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Using PowerShell, how can I get the currently logged on domain user's full name (not only its username) without the need of the ActiveDirectory module?

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up vote 18 down vote accepted
PS C:\temp> $dom = $env:userdomain
PS C:\temp> $usr = $env:username
PS C:\temp> ([adsi]"WinNT://$dom/$usr,user").fullname
John Doe

Some other (mostly) obscure properties also available. A few useful ones:

  • Homedrive UNC
  • Homedrive Letter
  • Description
  • Login script


[adsi]"WinNT://$dom/$usr,user" | select *
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Good answer. Of course, this is querying AD... :) – Massimo Mar 17 '14 at 20:31
Do I need domain admin rights to run this command? Or can the domain user itself can run this command? – Jonathan Rioux Mar 17 '14 at 21:02
Any domain user can query AD for this kind of information. – Massimo Mar 20 '14 at 16:43
@Massimo Not any domain user can query AD for this kind of information. Users can be not granted (or denied) the "Read account restrictions" permission, and be unable to query any data from Active Directory – Ian Boyd Jun 16 '15 at 15:58

I like the accepted answer, but just because I wanted to try this out myself:

$user = whoami
Get-WMIObject Win32_UserAccount | where caption -eq $user | select FullName



or if you wish to not have the header info and just the result:

$user = whoami
Get-WMIObject Win32_UserAccount | where caption -eq $user | select FullName | ft -hide
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I read this too quickly, it does query AD. I verbally retract my vote. – BigHomie Mar 17 '14 at 21:14
But doesn't require the AD PS modules – squillman Mar 17 '14 at 21:28
@squillman it doesn't, just giving Cleaner a hard time. – BigHomie Mar 17 '14 at 21:31
Gotcha. Sorry, must have been decaffeinated... – squillman Mar 18 '14 at 14:44

One liner using Powershell 3.0:

gwmi win32_useraccount | where {$_.caption -match $env:USERNAME} | select fullname | ft -HideTableHeaders
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Based on your comment on Craig620's accepted answer,

Do I need domain admin rights to run this command? Or can the domain user itself can run this command?

It sounds like you're trying to avoid installing powershell modules on user workstations, yes, but also, no, you don't need to be a domain admin to look up your own name in AD. You can look up pretty much any information that appears in the GAL in Outlook, including full name, as a standard user.

You can also look up other people's full names as a standard user in AD (using Get-WmiObject Win32_userAccount, if you want to avoid the AD modules). Service accounts that query AD (well, prior to managed service accounts) are usually standard, unprivileged AD users.

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Using -match is not a good choice because a $env:USERNAME of "ed" will match "fred" and "edith". Instead use -eq for an exact match and add in the domain if needed. I use a foreach loop at the end to strip off all leading an trailing whitespace as an alternative to "select fullname | ft -HideTableHeaders" which prints a leading and trailing newline.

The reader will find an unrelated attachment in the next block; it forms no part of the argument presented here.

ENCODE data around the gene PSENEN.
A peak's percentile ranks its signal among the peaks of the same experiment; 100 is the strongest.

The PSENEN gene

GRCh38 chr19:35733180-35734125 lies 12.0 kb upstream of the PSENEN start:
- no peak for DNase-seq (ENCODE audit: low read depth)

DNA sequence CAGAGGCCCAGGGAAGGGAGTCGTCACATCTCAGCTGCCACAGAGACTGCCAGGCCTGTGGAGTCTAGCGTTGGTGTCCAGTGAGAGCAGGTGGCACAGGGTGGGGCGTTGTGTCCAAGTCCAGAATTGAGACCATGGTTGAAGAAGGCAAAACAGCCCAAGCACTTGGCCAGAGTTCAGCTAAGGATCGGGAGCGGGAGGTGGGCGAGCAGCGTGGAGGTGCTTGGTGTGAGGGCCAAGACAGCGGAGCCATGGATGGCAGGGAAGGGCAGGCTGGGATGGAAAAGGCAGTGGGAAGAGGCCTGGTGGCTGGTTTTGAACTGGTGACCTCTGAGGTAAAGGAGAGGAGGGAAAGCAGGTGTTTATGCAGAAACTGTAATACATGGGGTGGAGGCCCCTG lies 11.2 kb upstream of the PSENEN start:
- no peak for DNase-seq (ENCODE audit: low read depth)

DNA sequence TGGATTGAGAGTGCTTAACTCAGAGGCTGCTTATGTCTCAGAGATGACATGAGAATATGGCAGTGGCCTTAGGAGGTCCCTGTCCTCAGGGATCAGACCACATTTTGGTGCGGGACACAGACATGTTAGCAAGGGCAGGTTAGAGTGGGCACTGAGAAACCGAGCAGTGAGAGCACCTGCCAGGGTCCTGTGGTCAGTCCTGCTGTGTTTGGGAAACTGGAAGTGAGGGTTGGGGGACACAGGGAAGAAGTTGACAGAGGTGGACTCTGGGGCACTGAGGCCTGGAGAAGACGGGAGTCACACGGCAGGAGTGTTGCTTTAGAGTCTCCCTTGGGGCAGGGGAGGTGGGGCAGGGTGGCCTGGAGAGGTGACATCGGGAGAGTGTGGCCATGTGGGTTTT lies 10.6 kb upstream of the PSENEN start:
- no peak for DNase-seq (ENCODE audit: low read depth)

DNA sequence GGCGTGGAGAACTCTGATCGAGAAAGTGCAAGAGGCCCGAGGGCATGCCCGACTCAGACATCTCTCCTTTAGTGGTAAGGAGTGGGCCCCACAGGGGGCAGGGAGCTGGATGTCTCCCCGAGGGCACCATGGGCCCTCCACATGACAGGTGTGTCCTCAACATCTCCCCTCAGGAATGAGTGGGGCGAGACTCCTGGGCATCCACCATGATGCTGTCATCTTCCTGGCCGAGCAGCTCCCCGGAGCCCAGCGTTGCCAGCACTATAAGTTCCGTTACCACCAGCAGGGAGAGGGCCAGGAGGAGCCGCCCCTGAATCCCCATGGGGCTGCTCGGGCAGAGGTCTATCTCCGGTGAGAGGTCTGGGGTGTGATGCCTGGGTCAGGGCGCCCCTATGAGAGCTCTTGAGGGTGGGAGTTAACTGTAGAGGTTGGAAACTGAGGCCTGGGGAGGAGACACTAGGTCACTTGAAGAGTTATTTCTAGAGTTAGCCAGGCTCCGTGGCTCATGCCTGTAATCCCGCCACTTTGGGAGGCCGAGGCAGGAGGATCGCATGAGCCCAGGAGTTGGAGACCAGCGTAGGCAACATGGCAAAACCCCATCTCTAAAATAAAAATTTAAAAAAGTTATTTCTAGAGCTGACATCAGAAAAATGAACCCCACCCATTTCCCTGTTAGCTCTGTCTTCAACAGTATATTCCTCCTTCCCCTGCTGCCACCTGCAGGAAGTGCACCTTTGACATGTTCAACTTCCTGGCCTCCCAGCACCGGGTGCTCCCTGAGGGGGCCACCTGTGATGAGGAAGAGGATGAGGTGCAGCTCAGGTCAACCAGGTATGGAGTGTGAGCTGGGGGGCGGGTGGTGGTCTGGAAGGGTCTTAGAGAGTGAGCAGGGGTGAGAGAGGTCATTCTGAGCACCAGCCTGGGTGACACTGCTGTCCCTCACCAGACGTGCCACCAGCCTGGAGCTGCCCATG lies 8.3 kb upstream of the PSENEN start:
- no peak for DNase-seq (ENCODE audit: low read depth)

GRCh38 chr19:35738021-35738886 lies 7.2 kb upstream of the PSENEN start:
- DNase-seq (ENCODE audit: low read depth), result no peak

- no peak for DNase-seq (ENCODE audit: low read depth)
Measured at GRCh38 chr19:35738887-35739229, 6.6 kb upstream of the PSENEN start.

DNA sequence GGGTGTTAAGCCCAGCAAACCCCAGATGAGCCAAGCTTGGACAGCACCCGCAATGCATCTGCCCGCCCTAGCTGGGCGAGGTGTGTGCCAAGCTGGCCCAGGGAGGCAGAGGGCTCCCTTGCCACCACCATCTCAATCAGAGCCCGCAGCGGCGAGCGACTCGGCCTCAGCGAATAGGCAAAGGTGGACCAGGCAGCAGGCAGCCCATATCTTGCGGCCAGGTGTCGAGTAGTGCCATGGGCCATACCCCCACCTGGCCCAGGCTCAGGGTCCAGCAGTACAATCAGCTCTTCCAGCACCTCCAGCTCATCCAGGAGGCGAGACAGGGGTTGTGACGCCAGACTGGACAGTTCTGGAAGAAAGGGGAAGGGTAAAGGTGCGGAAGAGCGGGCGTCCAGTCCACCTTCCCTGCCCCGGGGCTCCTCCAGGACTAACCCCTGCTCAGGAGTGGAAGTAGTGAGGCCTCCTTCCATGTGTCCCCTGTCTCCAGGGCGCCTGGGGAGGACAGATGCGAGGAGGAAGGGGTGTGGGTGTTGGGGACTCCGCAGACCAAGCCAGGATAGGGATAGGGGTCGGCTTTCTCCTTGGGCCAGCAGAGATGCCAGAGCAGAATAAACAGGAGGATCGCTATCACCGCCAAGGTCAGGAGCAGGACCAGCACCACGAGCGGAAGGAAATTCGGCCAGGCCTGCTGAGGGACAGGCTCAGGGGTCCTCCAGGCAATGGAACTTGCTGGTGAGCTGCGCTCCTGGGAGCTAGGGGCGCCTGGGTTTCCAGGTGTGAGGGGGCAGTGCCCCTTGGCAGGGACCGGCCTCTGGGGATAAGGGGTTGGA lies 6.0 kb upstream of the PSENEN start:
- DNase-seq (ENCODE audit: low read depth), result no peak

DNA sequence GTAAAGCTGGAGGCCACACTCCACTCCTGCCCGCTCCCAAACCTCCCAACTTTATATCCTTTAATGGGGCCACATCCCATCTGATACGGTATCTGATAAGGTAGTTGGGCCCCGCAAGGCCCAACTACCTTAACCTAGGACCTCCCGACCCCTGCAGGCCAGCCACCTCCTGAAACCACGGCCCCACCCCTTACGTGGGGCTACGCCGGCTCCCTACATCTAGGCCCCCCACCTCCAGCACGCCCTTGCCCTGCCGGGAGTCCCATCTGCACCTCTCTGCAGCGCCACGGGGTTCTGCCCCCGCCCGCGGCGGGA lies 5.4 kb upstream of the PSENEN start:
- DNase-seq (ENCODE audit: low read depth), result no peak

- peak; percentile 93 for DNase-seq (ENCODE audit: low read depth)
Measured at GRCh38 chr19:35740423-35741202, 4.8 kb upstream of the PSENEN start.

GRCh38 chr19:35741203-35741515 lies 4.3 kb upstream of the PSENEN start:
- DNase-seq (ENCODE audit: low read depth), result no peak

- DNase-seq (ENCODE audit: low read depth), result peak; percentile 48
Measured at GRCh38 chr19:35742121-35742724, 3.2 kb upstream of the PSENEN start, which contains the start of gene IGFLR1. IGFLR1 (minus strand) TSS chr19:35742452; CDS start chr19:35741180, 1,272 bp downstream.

gwmi win32_useraccount | where {$_.caption -eq $("domain\" + $env:USERNAME)} | foreach {$_.fullname}
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If you don't want to use the Active Directory module, you can't; unless you want to go even deeper and perform an actual LDAP query against a domain controller.

Any user information other than the username is stored in Active Directory, and it has to be retrieved there.

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But when I open the start menu, the full name of the user is shown here! I mean, it must be stored somewhere? – Jonathan Rioux Mar 17 '14 at 20:18
Yes, it's stored somewhere. It's stored in Active Directory. – Katherine Villyard Mar 17 '14 at 20:26
It is probably stored/cached in the registry as well, but I didn't find it easily and gave up. – mfinni Mar 17 '14 at 21:35
It's true that it's stored in AD but the [ADSI] interface has been around a lot longer than the AD modules, and really isn't all that complicated, like the accepted answer shows. – Hunter Eidson Mar 20 '14 at 15:11

If you've always got .Net 3.5 or higher (which you should with PowerShell v4.0 and higher):

Add-Type -AssemblyName System.DirectoryServices.AccountManagement;
$DisplayName = [System.DirectoryServices.AccountManagement.UserPrincipal]::Current.DisplayName;

That class provides very easy access to all the common LDAP properties, so you don't need to lookup twice (once with WinNT and again with LDAP) or use [ADSISearcher] to do an LDAP search if you want some extended properties that WinNT doesn't implement.

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